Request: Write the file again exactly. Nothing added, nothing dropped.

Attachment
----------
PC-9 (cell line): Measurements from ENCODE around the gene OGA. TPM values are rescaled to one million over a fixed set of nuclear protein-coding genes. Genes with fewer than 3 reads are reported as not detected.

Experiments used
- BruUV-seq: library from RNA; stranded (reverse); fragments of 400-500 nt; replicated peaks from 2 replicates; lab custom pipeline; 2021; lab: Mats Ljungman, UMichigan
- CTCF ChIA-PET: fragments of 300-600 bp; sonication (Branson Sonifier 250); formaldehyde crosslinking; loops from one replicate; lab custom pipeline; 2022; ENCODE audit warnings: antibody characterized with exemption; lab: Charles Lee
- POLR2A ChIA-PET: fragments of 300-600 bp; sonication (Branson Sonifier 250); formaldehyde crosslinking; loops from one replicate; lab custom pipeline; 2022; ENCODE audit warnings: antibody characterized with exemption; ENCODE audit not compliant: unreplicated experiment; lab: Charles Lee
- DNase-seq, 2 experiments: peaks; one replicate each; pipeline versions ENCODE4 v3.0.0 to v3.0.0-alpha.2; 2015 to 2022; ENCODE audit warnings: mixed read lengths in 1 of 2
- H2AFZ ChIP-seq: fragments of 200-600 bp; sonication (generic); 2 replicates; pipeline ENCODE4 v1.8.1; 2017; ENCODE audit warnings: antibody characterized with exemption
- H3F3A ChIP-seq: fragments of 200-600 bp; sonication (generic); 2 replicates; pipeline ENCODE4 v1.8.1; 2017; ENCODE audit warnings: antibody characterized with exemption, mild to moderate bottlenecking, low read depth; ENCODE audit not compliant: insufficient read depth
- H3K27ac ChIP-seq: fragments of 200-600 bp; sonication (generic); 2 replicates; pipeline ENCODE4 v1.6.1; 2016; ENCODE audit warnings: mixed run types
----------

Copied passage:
PC-9 (cell line): Measurements from ENCODE around the gene OGA. TPM values are rescaled to one million over a fixed set of nuclear protein-coding genes. Genes with fewer than 3 reads are reported as not detected.

Experiments used
- BruUV-seq: library from RNA; stranded (reverse); fragments of 400-500 nt; replicated peaks from 2 replicates; lab custom pipeline; 2021; lab: Mats Ljungman, UMichigan
- CTCF ChIA-PET: fragments of 300-600 bp; sonication (Branson Sonifier 250); formaldehyde crosslinking; loops from one replicate; lab custom pipeline; 2022; ENCODE audit warnings: antibody characterized with exemption; lab: Charles Lee
- POLR2A ChIA-PET: fragments of 300-600 bp; sonication (Branson Sonifier 250); formaldehyde crosslinking; loops from one replicate; lab custom pipeline; 2022; ENCODE audit warnings: antibody characterized with exemption; ENCODE audit not compliant: unreplicated experiment; lab: Charles Lee
- DNase-seq, 2 experiments: peaks; one replicate each; pipeline versions ENCODE4 v3.0.0 to v3.0.0-alpha.2; 2015 to 2022; ENCODE audit warnings: mixed read lengths in 1 of 2
- H2AFZ ChIP-seq: fragments of 200-600 bp; sonication (generic); 2 replicates; pipeline ENCODE4 v1.8.1; 2017; ENCODE audit warnings: antibody characterized with exemption
- H3F3A ChIP-seq: fragments of 200-600 bp; sonication (generic); 2 replicates; pipeline ENCODE4 v1.8.1; 2017; ENCODE audit warnings: antibody characterized with exemption, mild to moderate bottlenecking, low read depth; ENCODE audit not compliant: insufficient read depth
- H3K27ac ChIP-seq: fragments of 200-600 bp; sonication (generic); 2 replicates; pipeline ENCODE4 v1.6.1; 2016; ENCODE audit warnings: mixed run types